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amazondashAs many successful products and services as Amazon has launched over the last few years, sometimes it seems like Jeff Bezos must have a magic wand. It turns out, in fact, that he does, and now he’s making it available to select Amazon Fresh customers, too.

Gizmodo has the word about the new “Amazon Dash,” a wand-shaped device that incorporates a bar code scanner and a microphone with speech recognition (undoubtedly the same speech recognition as Amazon just introduced in the Amazon Fire TV), along with WiFi connectivity, to allow people to add things to their Amazon Fresh grocery delivery list instantaneously. Once they’re done scanning, they go to the Amazon Fresh web site or mobile app to finalize and pay for the order, and then it’s delivered to their door in distinctive Amazon Fresh reusable grocery bags within a day or so.

Of course, there’s not exactly anything new about this. You can trace its ancestry back 14 years to the “CueCat” computer-connected bar code scanner that Radio Shack (erroneously) thought was such a neat idea back in 2000. And I have little doubt that, as long as smartphones have been able to read bar codes with their cameras, there have been apps that allow people to make shopping lists with them—including Amazon’s own mobile shopping apps.

In fact, grocery delivery service Peapod has its own Android and iOS app that would do effectively the same thing as this wand—let you scan grocery items with your phone and then buy them. The voice search might be a cute gee-whiz gimmick, but this isn’t a case like the Fire TV where the alternative is plunking out your search term letter by letter like you’re entering a high score in an eighties arcade game; scanning a bar code is dead simple and also a lot more specific. You can actually specify which brand of toilet paper or chocolate chips you want at the time.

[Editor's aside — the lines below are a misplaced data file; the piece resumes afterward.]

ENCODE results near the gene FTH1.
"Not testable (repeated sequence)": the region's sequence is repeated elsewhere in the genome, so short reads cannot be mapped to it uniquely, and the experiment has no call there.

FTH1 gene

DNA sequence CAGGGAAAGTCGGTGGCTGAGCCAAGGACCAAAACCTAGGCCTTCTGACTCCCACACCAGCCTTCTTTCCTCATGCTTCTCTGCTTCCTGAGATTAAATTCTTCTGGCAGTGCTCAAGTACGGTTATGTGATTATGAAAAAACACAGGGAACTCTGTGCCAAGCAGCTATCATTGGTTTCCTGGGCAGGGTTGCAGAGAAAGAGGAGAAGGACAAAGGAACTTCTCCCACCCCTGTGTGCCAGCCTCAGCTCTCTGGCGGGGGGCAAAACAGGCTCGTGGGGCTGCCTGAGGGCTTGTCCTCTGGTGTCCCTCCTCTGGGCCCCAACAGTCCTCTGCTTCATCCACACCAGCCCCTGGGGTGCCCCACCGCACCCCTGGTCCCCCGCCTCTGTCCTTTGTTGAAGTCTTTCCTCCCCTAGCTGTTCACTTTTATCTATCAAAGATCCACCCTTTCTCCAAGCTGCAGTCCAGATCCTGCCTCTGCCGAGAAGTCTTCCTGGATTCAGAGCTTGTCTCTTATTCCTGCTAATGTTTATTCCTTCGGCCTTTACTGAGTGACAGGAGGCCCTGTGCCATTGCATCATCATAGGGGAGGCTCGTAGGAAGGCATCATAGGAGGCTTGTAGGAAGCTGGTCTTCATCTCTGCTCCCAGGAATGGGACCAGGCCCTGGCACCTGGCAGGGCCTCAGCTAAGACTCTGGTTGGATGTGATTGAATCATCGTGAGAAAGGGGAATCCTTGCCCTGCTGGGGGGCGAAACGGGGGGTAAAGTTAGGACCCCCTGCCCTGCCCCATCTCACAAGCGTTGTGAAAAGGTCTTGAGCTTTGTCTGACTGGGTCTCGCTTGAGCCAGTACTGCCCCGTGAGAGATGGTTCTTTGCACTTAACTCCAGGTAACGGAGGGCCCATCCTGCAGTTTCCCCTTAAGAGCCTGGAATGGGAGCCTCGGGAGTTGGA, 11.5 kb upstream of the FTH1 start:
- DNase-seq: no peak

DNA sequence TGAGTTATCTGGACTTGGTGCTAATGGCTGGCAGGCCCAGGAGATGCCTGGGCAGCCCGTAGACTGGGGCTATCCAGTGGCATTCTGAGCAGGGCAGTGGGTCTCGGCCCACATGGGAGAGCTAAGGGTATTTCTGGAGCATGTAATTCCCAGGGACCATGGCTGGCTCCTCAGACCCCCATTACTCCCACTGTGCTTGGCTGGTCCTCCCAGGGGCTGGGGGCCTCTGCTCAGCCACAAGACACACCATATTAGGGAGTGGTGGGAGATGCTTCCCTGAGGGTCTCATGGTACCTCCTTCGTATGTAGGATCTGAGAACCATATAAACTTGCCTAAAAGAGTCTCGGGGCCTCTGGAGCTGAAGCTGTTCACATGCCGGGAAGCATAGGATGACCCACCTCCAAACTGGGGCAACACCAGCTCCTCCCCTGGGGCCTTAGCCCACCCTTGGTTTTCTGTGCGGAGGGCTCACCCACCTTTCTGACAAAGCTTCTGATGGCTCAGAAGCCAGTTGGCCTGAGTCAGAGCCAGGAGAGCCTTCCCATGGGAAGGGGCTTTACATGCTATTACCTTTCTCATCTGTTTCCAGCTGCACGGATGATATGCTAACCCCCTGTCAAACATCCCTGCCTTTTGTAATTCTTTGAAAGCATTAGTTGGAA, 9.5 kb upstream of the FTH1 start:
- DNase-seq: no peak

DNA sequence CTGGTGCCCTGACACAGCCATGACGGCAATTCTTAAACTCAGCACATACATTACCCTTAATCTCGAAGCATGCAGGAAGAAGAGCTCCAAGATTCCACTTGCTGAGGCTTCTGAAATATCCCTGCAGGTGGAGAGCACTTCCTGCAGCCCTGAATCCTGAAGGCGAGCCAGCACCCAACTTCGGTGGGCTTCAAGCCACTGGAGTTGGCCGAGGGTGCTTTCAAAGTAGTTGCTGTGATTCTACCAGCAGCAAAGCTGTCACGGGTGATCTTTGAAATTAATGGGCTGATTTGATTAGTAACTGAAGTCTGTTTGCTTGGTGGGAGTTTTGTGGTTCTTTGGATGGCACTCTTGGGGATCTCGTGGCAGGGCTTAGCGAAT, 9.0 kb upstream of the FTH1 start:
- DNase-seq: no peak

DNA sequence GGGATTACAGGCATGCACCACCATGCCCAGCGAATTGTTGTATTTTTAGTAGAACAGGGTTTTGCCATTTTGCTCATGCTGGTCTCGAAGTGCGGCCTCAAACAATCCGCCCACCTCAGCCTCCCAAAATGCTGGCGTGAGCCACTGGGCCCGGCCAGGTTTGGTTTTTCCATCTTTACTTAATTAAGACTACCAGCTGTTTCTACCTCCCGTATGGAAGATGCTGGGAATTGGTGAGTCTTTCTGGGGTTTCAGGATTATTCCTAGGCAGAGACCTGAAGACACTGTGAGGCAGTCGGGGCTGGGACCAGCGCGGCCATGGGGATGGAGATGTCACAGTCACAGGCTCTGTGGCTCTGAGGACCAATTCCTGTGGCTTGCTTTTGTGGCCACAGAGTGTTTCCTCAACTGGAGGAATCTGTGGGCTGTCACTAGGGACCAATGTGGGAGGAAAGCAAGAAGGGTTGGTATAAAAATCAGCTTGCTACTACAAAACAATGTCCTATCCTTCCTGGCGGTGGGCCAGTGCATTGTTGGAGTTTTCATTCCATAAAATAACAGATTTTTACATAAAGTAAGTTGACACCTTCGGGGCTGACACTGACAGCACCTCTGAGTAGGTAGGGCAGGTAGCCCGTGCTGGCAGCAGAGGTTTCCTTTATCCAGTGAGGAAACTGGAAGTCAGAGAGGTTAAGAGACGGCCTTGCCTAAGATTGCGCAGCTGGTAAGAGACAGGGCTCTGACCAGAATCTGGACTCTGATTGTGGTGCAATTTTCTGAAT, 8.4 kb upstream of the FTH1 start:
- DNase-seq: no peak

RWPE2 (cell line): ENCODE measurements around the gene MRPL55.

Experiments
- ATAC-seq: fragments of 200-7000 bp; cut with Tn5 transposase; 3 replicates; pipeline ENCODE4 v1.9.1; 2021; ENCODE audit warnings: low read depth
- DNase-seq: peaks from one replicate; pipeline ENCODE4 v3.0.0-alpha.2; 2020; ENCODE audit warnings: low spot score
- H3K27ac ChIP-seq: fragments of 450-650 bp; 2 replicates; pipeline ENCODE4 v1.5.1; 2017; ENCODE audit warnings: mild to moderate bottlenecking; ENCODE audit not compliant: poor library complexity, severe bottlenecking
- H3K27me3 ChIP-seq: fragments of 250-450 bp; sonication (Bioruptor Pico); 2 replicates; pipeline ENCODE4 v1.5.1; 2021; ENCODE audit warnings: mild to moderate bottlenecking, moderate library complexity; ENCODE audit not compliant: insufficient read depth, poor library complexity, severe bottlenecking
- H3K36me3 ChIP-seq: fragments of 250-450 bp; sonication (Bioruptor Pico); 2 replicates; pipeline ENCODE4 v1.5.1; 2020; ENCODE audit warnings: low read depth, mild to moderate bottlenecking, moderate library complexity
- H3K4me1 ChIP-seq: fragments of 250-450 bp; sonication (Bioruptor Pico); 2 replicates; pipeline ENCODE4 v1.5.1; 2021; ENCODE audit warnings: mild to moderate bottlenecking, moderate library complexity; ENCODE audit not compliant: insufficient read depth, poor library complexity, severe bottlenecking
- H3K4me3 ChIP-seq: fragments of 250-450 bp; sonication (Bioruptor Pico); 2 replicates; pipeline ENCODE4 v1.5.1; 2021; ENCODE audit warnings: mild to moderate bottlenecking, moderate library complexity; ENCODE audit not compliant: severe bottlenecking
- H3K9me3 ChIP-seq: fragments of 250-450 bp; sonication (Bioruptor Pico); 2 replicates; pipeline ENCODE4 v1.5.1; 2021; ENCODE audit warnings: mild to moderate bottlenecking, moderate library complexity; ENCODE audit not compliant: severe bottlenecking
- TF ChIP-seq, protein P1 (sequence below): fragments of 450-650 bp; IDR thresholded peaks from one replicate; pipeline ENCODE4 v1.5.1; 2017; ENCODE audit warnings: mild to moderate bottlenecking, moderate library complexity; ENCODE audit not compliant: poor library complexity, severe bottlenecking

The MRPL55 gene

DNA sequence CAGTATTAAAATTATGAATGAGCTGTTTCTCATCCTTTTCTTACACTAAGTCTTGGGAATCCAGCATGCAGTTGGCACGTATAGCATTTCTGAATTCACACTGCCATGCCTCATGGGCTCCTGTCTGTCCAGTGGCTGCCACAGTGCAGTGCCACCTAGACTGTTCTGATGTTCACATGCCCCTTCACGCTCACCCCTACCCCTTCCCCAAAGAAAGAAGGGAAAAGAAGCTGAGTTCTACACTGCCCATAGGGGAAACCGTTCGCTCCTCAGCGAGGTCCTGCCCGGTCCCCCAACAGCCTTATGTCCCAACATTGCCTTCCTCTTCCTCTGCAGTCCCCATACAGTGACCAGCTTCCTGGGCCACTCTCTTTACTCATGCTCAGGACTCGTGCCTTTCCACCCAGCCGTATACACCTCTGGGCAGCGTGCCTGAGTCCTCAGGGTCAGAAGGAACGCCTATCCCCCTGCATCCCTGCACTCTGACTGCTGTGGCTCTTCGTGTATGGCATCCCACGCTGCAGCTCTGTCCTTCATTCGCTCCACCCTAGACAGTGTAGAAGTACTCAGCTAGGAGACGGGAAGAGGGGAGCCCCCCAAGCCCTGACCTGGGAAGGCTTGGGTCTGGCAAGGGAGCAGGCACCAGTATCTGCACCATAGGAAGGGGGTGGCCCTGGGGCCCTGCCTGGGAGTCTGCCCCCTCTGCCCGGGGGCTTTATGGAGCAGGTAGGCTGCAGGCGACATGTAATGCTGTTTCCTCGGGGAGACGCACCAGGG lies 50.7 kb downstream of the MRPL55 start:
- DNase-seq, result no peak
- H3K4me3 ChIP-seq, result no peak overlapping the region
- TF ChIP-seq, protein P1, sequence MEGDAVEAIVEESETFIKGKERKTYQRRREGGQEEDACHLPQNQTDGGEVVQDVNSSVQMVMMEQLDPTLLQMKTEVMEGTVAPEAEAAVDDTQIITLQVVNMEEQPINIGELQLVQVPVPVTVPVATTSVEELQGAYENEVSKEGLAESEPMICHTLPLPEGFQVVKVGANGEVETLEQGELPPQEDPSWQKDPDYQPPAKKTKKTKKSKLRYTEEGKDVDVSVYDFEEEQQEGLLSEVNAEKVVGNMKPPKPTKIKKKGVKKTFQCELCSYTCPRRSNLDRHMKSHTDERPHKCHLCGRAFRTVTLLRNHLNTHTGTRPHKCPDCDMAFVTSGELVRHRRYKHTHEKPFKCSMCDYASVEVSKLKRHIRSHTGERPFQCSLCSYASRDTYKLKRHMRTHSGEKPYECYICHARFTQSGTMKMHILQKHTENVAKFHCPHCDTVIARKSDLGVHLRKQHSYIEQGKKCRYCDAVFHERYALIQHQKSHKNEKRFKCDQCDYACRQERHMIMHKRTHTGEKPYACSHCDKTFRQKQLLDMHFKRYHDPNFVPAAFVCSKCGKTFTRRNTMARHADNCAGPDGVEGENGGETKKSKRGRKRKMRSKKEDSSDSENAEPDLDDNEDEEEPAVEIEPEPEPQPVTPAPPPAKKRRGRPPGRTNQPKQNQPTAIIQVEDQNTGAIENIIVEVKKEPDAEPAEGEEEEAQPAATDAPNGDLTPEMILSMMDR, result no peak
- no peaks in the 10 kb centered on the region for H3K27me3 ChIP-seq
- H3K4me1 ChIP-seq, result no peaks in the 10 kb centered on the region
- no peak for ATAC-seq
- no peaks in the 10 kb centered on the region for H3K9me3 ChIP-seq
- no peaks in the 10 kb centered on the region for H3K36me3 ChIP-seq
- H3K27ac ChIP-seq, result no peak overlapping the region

No, the true “magic” in this wand is its connection to Amazon, the amazingly consumer-friendly Walt Disney of e-commerce who in consumers’ eyes can do no wrong and turns everything it touches into gold. The only reason that grocery stores (or competing delivery services like Peapod) shouldn’t worry yet is that the service area where the thing is available and works is currently so small. But you can bet that’s going to be changing.

Dash is currently available by invitation only—and Amazon Fresh is currently only available in Seattle, San Francisco, and southern California, which would tend to limit the service’s utility to most people. And it also costs $300 a year, though includes Amazon Prime as well at no extra charge. (Peapod, on the other hand, operates right here in Indianapolis, and charges around $6 to $10 per delivery, so I might just be trying it out before long, once I’m moved into my new apartment.) But it’s pretty clear what market Amazon has set its sights on now. And presumably once it has built up enough experience in its trial markets, Fresh might just be rolling out in a lot more places across the country, and perhaps making it cheaper, too.

I hope grocery chains are learning from big publishing’s current travails and figuring out now what they’re going to do to survive being disrupted when the big bad Amazon wolf knocks on their doors. You can be almost certain that it’s not a matter of if, but when.

 
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